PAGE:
The paradox of not being able to cope with paradox

A common theme among the people I have worked with over the years is that they feel themselves to be trapped in a paradox: they feel painfully aware of the ecological crises facing us but utterly unable to respond in a way that feels adequate. This often leads to frenetic action driven by fear, grief and anger – which then gets overtaken by stress and burnout. Feeling exhausted and unable to cope fuels the sense of inadequacy and the process becomes a cycle of self-abuse.

As the cycle spirals, their level of efficacy plummets. Dwindling energy and fragmented focus stifle creativity and agency. They seek ways to cope by pushing away the difficult feelings. They blame others – corporates, the government – anyone who doesn’t seem to see the world the way they do. They become overwhelmed by bitterness and cynicism. Or else they hold all this bile inside and blame themselves – and end up feeling bewildered and alone.

This is the story I hear. And it is my own story too.

The paradox then, is that we are all complicit in creating the crises we seek to avoid. All of us. Even if many of us feel that this is because we are trapped in an ecologically impossible culture.

John Keats described his notion of Negative Capability as,‘when man [sic] is capable of being in uncertainties, mysteries, doubts, without any irritable reaching after fact and reason’ (On Negative Capability: Letter to George and Tom Keats, 21, 27 December 1817). I think there is something fundamentally important about this: something that could free us from the paradox of complicity.

I think that Keat’s offers a subtle but powerful message with real practical implications for the environmental movement. On the one-hand we’re compelled through the knowledge of our own complicity to act. And that action, in our culture at least, tends to be dominated by an intellectual, factual, logical, rational, technical response. We recycle our stuff, install solar panels, drive a hybrid car, use public transport, ride our bikes, buy organic food, refuse to fly in a jet. We do not respond by creating beauty, listening deeply, writing poetry or playing music. Not as a general rule anyway. And if we did, such acts would be considered inadequate distractions – fiddling while Rome burned. They would be seen as inferior to acts informed by ‘fact or reason’.

Negative Capability offers what Meg Wheately might describe as being ‘beyond hope and fear’. It offers “lichtung” – the light filled clearing in the forest that Martin Heidegger used to describe the nature of Being. This space is still but it is not passive, it is stable but also dynamic, it is calm but it is also fizzing with potential. It is a state of holding still in extreme situations – and more importantly, of therefore having the energy, resolve, clarity, creativity and courage to act when the opportunity arises.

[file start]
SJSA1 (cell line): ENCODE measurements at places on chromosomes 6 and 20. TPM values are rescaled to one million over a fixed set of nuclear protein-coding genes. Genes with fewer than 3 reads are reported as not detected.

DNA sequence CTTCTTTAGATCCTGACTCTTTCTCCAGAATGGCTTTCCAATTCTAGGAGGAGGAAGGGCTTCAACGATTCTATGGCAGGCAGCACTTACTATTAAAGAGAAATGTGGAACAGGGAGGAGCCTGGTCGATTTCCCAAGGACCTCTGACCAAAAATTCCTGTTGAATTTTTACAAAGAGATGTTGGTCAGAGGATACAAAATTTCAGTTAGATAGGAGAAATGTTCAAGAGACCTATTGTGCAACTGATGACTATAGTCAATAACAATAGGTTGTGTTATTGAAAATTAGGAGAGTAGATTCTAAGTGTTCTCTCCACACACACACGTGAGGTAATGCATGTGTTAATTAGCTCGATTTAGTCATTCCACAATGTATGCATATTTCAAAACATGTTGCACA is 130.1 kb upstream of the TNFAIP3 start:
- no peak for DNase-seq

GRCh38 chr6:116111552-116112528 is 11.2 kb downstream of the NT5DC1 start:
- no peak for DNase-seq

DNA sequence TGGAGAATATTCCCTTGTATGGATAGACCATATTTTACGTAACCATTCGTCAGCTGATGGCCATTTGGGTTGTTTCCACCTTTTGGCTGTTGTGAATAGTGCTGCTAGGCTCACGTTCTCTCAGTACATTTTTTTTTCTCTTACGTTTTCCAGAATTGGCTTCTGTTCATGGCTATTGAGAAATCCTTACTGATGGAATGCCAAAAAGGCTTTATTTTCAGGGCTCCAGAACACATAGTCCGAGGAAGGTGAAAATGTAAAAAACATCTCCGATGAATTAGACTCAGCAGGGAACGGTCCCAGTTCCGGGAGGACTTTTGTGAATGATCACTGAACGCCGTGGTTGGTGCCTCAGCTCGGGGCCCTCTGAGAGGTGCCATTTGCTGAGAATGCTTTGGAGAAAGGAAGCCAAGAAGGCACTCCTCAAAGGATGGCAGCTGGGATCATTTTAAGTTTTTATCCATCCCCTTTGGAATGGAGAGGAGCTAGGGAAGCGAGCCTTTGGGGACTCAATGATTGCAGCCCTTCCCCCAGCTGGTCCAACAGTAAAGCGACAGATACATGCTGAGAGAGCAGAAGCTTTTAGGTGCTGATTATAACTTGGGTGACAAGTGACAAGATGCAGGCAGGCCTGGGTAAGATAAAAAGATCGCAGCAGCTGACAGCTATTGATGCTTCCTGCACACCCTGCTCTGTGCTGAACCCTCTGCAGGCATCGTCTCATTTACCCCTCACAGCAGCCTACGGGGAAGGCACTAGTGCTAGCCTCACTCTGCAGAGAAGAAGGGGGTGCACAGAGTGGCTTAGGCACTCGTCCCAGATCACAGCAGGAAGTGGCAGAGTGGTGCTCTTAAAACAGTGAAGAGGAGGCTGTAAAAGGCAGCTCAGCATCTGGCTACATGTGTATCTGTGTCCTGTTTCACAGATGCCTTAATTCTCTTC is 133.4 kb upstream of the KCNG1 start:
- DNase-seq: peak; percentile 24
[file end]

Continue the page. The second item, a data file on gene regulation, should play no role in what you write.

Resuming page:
If we apply this to the range of responses available to us in the environmental movement we see something new emerging. Not frenetic activism fuelled by fear and blame, or passive denial. It’s something else: it’s each of us opening to a kind of active acceptance. Prepared to act completely and skilfully when what we have to offer the world, meets equally with what the world needs and with what we each love to do most.

John Keats by William Hilton

John Keats by William Hilton

4 Comments

  1. Andy Kenworthy2nd December 2019

    Great stuff. Lately I have been thinking how our current predicaments ‘merely’ inconveniently remind us of the predicament that is life and inevitable death. We have a ‘culture’ (I am reluctant to even call it that) that mostly avoids these issues, and we are quite resentful of nature’s reminder.

    Reply
    1. David Key2nd December 2019

      Thanks Andy.

      Yes indeed. There’s a great deal we might learn by turning to face that inevitability.

      Reply
  2. Mark28th November 2019

    Love this: “Prepare to act completely and skilfully when what we have to offer the world, meets equally with what the world needs and with what we love to do most”
    I might be forced to quote it somewhere soon! Thanks Dave for your ever eloquent pearls of wisdom. M 🙂

    Reply
    1. David Key29th November 2019

      Hi Mark!

      Thanks for your comment. That sentence is actually based on a quote by Frederick Buechner,

      ‘The place God calls you to is the place where your deep gladness and the world’s deep hunger meet.’

      I have used it over the years to invite course participants to think about how they can lead change from a place of love and passion, rather than from duty or fear. I paraphrase it to make it more accessible (for example for people who don’t need the “God” part), and more meaningful in the context of sustainability leadership.

      It’s a lovely idea – that triangle between our own natural talent, what we love to do and the ‘world’s deep hunger’.

      Reply

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